Choosing the best sport watch
When choosing a sport watch, experts say the primary consideration should be what workout information you want to know. If you only need to measure time, a simple, inexpensive running watch will do that just fine. However, if you want to know how far you've run or biked, or what your current pace or speed is, a GPS watch is a good bet. Finally, if you are hiking, climbing or running in remote areas, an adventure watch with navigational and weather features may be the best choice. Regardless of the type of sport watch you select, reviewers say to keep the following in mind:
- Try the watch on if you can. Some of the GPS and adventure watches are big and bulky, and you may not realize how big it is until you see it on your wrist.
- Look for a comfortable strap. Most sport watches have plastic straps, and you want to look for one that is not too stiff or uncomfortable. If you are a heavy sweater, ventilation holes can make a huge difference.
- Pick a water-resistant watch. Most good sport watches have water-resistant casings that will resist water up to a certain depth, but that depth varies greatly, so check your user manual before you jump into the pool. Some sport watches are suitable for swimming.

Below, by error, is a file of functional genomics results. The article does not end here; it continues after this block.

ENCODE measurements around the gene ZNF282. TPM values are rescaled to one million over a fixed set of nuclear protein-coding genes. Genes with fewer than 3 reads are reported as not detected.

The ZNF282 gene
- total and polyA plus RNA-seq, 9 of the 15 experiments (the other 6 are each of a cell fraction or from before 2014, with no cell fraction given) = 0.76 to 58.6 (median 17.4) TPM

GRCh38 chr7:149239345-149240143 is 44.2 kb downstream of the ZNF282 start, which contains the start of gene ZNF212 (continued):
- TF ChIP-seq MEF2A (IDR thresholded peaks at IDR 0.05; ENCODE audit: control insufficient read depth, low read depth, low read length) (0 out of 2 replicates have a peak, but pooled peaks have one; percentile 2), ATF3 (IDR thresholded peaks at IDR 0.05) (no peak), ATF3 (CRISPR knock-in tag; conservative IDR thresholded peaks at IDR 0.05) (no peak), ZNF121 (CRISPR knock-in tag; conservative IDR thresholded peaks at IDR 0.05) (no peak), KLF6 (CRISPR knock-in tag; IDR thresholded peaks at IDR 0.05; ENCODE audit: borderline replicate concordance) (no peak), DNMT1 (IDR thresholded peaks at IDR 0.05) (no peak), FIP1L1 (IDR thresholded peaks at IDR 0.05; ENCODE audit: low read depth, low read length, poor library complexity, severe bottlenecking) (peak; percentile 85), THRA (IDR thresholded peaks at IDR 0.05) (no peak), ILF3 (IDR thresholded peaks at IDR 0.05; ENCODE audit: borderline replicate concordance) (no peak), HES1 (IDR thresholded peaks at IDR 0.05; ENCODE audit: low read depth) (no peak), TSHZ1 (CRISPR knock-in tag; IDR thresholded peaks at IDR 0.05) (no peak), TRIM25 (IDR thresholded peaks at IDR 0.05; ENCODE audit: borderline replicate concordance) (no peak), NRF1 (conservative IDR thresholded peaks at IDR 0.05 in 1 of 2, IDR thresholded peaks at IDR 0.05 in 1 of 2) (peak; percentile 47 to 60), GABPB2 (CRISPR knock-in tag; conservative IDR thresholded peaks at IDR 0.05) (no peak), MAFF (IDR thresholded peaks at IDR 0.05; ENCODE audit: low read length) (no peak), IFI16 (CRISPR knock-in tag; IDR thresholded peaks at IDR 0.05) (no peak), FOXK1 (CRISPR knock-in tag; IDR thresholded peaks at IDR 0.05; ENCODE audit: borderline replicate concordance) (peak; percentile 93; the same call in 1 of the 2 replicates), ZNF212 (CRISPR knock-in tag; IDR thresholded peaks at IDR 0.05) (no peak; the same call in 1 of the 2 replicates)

- Choose an easy-to-read display. The display on your sport watch should be large and easy to read with a quick glance. Some of the high-end watches offer customizable displays so you can choose the data you want to see.
- Some watches can transfer workout data to a computer. If you want to track your progress, look for a sport watch that includes a wireless transfer or USB cable and corresponding software program. If you have a Mac, make sure the software is compatible, because many programs are designed for PCs only.
- Be aware of "optional" accessories. You'll need optional accessories to take full advantage of many GPS sport watches. Foot pods for tracking indoor runs, speed and cadence sensors for cyclists and heart-rate chest straps usually cost extra.
- Think about setup time. Basic sports watches typically require very little setup, and you can start using them right away. However, many GPS and adventure watches will require some sort of calibration and a serious study session with the user manual.